Slump raises questions over tech IPO valuations

Financial analysts have aired fears that technology company valuations are overblown after US tech stocks tumbled 4% on Friday, losing $140 billion.

They continued to make losses on Monday despite recovering slightly at the end of the day, with Apple falling from $155.10 on Friday to $145.42 yesterday, and Amazon dropping from $1,012.99 on Friday but had lowered to $948.41 yesterday.

Netflix shares have fallen more than 4%, Google by 0.86%, Facebook by 0.78% and Microsoft by 0.77%, leading analysts to ask whether tech firms are overvalued, and whether the stock falls represent a pause in investment or whether they foreshadow more losses in the market.

Senior market analyst at ETX Capital Neil Wilson said in a report by The Telegraph: "The big US tech stocks have gone stratospheric this year and investors are querying if there is anything left in the tank."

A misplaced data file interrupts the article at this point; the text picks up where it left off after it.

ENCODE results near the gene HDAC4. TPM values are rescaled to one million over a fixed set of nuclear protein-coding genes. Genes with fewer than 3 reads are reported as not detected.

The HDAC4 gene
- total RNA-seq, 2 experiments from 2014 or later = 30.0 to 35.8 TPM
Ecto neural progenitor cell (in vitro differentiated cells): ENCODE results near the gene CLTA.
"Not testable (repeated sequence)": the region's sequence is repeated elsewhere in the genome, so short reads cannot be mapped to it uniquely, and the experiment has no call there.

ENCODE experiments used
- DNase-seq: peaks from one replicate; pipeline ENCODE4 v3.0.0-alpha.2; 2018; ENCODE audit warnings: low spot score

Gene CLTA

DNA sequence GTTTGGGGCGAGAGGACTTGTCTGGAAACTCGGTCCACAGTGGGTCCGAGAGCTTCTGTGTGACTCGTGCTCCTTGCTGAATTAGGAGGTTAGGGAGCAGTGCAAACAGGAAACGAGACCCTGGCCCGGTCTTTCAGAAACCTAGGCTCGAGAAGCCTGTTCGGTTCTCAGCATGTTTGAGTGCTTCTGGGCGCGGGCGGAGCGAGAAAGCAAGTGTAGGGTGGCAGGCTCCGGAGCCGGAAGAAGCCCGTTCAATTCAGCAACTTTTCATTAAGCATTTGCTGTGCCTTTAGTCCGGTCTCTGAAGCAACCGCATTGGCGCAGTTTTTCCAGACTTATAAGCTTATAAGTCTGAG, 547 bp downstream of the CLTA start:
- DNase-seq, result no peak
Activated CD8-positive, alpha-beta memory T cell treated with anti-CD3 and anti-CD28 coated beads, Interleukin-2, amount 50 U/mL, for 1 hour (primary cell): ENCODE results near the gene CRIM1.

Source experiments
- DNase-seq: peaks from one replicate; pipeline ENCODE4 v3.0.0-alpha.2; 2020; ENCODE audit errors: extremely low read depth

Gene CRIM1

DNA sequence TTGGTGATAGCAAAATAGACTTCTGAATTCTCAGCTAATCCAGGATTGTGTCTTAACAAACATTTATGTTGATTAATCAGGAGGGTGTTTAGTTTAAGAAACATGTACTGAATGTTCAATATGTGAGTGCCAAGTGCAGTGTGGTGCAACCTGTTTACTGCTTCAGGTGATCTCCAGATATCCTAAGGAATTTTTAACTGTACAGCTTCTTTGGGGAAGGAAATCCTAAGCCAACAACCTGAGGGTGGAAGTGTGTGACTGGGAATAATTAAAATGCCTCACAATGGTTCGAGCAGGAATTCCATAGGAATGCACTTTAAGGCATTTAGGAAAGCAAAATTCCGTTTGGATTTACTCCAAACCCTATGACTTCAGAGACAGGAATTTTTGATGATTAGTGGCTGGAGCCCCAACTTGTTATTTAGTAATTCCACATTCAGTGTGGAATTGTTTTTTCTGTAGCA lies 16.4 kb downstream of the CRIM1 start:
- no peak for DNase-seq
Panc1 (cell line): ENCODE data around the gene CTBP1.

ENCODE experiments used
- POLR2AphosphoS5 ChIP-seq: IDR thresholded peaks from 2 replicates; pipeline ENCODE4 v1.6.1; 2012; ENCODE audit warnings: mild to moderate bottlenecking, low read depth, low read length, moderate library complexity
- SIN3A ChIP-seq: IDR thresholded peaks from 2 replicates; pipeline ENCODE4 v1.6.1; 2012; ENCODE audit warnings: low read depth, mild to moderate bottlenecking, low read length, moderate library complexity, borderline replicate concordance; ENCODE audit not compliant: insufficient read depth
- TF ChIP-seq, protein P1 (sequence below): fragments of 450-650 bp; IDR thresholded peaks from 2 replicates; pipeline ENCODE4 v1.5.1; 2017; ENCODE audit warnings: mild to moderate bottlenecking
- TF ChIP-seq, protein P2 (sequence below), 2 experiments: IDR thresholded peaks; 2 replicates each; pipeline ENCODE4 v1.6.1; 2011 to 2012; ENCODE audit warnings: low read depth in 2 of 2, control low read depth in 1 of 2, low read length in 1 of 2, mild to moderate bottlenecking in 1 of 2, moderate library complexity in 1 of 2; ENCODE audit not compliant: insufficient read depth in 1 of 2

"At the moment it looks like it's just a pause that allows for some profit taking before another push higher. But it certainly has the potential to rattle markets if it continues," he explained.

Apple's stock price hit a record high in February of $136.68 thanks to excitement surrounding the next iPhone model, but other technology giants have suffered on the stock market. Following Snap's IPO March debut that saw it valued at $30 billion on the first day of trading, it has since plummeted, with shares losing plenty of their value from a $27.09 peak in March to today's $18.20 valuation.

A study released at the start of 2017 found that one-third of tech IPOs within the last decade are now trading below their initial valuations.

Zach Marzouk

Zach Marzouk is a former ITPro, CloudPro, and ChannelPro staff writer, covering topics like security, privacy, worker rights, and startups, primarily in the Asia Pacific and the US regions. Zach joined ITPro in 2017 where he was introduced to the world of B2B technology as a junior staff writer, before he returned to Argentina in 2018, working in communications and as a copywriter. In 2021, he made his way back to ITPro as a staff writer during the pandemic, before joining the world of freelance in 2022.